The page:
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September 25, 2015

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Pakistan needs to realise urbanisation’s potential: World Bank

KARACHI: Around every one in eight urban dwellers in Pakistan is living below the national poverty line, says a World Bank’s report on Friday, that indicates the country is not realising urbanisation’s full potential to improve prosperity and livability.
“If managed well, urbanisation can lead to sustainable growth by increasing productivity, allowing innovation and new ideas to emerge,” said World Bank Managing Director and Chief Operating Officer Sri Mulyani Indrawati.
“Better cities can help reduce poverty, improve living conditions and create the environment for more and better paying jobs,” she added in releasing the report titled, ‘Leveraging Urbanization in South Asia: Managing Spatial Transformation for Prosperity and Livability’.
Urbanisation has been relatively slow in the country, said the report aiming at to stimulate the debate about the role of cities and urbanisation in promoting the South Asia’s development.
But, “Pakistan’s urban population growth rate has been marginally faster than that of India,” it said.
Pakistan, the report said is one of the countries in the region where there is a large hidden urbanisation, “in other words, sizable portions of their populations are living in settlements that, although they may exhibit urban characteristics, are governed as rural areas.”
The prevalence of urban slums reflects a failure to adequately manage the congestion forces, including land and housing markets, associated with urban population growth.
“The lack of decent, affordable housing…has potentially adverse implications for health outcomes and for female labor force participation,” the report said.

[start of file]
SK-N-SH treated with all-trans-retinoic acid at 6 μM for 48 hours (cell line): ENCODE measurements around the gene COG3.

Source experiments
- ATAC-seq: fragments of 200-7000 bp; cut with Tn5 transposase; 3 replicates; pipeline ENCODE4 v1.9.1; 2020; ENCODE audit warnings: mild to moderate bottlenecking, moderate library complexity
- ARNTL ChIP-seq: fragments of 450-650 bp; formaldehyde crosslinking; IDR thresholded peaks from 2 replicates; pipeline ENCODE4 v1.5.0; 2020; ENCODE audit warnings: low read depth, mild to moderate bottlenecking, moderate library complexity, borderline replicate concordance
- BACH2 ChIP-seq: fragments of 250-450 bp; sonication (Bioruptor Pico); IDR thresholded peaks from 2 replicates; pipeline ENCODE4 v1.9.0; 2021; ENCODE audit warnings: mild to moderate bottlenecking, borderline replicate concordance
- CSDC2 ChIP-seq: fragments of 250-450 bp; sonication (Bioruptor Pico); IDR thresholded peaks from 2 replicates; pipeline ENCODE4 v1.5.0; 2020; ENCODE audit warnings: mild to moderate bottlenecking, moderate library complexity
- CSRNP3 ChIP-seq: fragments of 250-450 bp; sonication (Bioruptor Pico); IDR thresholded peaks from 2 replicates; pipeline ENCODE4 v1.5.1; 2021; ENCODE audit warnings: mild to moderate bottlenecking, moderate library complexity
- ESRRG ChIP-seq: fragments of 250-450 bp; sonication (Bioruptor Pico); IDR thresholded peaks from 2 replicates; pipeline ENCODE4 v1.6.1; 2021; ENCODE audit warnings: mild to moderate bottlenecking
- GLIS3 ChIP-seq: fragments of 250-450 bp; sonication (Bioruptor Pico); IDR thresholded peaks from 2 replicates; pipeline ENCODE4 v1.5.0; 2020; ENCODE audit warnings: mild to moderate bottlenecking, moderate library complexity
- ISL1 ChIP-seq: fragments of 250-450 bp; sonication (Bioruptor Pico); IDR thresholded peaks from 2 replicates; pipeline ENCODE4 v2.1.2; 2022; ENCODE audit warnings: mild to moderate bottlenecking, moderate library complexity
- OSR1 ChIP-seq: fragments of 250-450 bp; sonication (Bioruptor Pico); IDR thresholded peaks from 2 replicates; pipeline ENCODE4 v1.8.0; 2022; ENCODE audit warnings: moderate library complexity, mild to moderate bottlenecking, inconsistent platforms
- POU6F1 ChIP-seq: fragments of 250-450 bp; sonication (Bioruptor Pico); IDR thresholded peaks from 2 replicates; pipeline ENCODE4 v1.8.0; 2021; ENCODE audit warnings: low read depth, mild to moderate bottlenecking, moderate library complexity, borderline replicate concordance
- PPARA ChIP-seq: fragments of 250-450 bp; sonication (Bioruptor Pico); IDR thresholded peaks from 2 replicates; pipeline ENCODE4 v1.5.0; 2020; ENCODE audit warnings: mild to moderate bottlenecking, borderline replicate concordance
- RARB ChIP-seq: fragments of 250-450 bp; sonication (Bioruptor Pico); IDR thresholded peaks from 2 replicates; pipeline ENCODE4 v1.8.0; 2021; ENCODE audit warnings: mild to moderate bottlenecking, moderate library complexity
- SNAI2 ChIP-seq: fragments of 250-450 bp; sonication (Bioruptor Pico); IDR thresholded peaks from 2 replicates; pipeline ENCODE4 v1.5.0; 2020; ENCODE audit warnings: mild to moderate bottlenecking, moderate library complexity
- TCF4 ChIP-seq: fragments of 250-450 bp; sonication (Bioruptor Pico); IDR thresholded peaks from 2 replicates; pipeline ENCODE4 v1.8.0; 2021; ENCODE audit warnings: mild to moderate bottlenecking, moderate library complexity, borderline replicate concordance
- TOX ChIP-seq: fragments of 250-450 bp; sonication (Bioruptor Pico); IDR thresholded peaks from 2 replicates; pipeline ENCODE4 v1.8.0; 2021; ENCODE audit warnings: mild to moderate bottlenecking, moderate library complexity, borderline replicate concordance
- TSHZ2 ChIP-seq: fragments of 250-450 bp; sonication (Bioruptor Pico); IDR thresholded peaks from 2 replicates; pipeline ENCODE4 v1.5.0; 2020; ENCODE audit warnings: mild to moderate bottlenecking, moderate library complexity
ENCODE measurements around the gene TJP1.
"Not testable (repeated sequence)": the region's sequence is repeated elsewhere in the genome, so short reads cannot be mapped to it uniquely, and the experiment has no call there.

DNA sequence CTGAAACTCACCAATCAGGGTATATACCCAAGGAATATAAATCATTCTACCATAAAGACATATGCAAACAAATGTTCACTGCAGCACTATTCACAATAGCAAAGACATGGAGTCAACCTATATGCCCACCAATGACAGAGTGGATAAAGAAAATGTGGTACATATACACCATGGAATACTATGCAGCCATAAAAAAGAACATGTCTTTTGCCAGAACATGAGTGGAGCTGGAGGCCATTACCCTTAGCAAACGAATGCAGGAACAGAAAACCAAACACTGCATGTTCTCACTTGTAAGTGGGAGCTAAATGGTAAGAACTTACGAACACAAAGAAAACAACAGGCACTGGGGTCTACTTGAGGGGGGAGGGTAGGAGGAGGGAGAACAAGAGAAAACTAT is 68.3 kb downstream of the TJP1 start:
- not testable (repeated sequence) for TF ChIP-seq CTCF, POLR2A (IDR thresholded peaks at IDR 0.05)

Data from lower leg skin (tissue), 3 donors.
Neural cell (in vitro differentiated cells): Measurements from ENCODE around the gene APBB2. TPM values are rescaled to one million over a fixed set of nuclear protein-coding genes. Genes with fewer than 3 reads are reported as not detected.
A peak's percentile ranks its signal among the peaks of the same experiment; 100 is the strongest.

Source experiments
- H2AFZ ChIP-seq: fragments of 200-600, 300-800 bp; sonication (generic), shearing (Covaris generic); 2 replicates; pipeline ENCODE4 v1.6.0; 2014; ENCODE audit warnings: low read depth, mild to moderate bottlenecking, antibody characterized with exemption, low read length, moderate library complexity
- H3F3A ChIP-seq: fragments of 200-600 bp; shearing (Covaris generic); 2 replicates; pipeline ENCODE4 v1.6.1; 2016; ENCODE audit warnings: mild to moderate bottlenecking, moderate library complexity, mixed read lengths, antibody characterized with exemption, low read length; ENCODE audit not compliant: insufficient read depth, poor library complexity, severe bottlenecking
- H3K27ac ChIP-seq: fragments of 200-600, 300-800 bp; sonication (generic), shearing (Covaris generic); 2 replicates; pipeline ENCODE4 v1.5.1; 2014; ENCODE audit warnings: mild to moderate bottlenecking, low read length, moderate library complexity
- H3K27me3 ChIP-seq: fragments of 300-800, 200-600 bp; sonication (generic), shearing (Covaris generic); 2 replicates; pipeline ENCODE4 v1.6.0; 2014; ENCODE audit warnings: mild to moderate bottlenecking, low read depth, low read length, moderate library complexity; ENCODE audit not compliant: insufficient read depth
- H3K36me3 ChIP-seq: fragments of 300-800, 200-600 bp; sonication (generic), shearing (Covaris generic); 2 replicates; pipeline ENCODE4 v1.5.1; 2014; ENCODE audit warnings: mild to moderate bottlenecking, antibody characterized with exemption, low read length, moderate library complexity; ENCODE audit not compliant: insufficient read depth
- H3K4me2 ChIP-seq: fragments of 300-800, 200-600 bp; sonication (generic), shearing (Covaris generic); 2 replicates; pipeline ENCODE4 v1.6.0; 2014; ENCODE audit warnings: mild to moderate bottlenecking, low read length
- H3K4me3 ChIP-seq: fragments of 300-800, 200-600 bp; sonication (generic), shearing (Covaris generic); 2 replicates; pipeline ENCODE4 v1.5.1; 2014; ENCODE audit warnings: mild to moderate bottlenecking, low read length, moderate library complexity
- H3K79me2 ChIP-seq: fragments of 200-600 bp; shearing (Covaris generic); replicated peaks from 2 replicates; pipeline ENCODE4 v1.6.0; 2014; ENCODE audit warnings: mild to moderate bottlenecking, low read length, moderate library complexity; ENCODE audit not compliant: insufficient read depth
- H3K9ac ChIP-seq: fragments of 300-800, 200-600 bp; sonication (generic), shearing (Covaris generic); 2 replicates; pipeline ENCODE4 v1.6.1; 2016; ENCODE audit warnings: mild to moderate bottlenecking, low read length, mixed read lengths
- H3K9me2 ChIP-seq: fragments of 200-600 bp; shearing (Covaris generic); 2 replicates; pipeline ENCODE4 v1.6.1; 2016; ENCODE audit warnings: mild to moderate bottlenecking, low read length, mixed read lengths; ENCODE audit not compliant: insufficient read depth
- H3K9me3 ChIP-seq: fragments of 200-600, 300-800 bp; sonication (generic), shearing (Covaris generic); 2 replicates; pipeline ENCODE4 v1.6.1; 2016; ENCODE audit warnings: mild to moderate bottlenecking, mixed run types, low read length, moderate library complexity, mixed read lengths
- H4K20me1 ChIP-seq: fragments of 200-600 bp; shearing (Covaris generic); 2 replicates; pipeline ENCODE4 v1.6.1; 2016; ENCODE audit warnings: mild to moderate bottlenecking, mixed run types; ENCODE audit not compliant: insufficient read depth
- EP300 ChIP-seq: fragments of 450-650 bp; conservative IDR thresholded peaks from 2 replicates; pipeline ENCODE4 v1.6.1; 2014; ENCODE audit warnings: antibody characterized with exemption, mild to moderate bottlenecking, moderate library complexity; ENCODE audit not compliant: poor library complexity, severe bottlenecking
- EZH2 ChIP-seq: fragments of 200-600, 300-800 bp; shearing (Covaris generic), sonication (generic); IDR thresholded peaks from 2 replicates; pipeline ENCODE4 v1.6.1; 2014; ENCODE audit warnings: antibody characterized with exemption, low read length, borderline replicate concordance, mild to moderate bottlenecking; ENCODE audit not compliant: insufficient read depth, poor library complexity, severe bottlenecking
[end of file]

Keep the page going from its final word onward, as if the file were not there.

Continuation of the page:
“For the very poorest in Bangladesh, India, Nepal and Pakistan, under-five mortality is higher in urban than in rural areas.”
The World Bank finds roots of unmanaged urbanisation in weak local government structure in South Asia.
“Most urban local governments in South

Asia suffer from unclear institutional roles and limited functional and revenue assignments,” it said.
Despite local governments in Pakistan and India have control over hiring and firing of lower cadre staff, “even their powers are subject to concurrence and clearance by the states or provinces,” it added. “[They] are generally subject to strong state and provincial revenue regulations and oversight.”
The report said heavy inland flooding poses serious risk to Pakistan and northern India.
South Asia is currently home to more than 23 percent of the world’s population and at least 14 percent of its urban population, it said.
South Asia’s urban population grew by 130 million people between 2001 and 2011, and it is forecast to rise by almost 250 million more in the next 15 years.
The World Bank urges the government to place cities at the centre of national policy for sustained and inclusive economic growth.

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